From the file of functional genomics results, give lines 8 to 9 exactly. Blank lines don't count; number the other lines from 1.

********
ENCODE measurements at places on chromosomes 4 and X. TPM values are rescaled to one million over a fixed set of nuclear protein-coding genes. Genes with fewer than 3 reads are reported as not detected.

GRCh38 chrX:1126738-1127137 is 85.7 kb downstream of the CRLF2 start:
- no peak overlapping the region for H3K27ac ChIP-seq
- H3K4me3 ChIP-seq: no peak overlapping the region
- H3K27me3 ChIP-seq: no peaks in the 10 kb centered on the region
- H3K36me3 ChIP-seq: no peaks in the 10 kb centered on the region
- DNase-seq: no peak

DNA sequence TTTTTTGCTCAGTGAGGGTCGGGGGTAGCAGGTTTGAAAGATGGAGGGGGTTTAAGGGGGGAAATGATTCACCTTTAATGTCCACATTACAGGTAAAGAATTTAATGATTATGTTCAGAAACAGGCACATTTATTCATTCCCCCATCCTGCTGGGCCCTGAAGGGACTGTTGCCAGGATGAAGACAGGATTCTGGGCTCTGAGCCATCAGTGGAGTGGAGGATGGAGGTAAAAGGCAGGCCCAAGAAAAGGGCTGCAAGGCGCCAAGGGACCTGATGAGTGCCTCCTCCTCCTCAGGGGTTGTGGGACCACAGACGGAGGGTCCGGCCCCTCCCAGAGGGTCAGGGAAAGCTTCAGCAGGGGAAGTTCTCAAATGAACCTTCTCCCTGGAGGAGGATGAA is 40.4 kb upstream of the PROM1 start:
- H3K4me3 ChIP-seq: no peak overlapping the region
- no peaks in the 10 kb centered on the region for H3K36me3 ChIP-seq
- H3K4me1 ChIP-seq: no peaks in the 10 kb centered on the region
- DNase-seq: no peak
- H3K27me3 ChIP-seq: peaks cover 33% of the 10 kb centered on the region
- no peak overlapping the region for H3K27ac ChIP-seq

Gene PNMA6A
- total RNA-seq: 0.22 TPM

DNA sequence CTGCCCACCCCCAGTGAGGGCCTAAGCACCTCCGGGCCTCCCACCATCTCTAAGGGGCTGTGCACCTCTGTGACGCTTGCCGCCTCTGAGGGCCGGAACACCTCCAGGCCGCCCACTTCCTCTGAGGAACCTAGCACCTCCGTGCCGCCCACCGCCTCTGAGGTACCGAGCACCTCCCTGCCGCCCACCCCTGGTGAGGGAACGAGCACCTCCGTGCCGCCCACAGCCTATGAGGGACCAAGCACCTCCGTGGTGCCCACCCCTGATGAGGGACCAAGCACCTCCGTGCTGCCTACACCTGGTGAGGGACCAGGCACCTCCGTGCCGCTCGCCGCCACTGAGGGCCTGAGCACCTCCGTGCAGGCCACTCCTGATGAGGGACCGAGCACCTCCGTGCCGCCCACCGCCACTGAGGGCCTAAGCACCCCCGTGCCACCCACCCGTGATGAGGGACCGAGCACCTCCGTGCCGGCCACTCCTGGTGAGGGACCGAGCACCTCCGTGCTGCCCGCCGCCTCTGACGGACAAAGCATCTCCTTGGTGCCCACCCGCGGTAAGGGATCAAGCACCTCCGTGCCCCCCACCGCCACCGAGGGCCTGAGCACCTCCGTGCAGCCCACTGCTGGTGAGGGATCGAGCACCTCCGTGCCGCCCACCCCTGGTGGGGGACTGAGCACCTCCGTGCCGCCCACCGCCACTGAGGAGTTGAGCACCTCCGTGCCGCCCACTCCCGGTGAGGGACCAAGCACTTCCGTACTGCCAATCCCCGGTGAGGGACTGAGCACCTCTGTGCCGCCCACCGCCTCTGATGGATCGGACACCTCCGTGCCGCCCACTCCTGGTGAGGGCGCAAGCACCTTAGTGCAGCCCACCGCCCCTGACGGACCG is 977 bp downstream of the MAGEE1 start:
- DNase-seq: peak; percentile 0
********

DNA sequence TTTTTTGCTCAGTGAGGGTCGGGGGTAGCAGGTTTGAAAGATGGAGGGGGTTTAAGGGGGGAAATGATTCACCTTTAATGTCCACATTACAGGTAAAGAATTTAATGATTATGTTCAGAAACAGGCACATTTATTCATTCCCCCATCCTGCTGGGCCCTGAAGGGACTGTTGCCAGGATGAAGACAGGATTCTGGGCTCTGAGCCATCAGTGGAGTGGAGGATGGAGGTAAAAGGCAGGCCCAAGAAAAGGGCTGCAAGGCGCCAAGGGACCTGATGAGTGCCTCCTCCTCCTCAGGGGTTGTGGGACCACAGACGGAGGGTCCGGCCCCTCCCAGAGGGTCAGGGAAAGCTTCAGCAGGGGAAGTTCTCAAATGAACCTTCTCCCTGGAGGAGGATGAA is 40.4 kb upstream of the PROM1 start:
- H3K4me3 ChIP-seq: no peak overlapping the region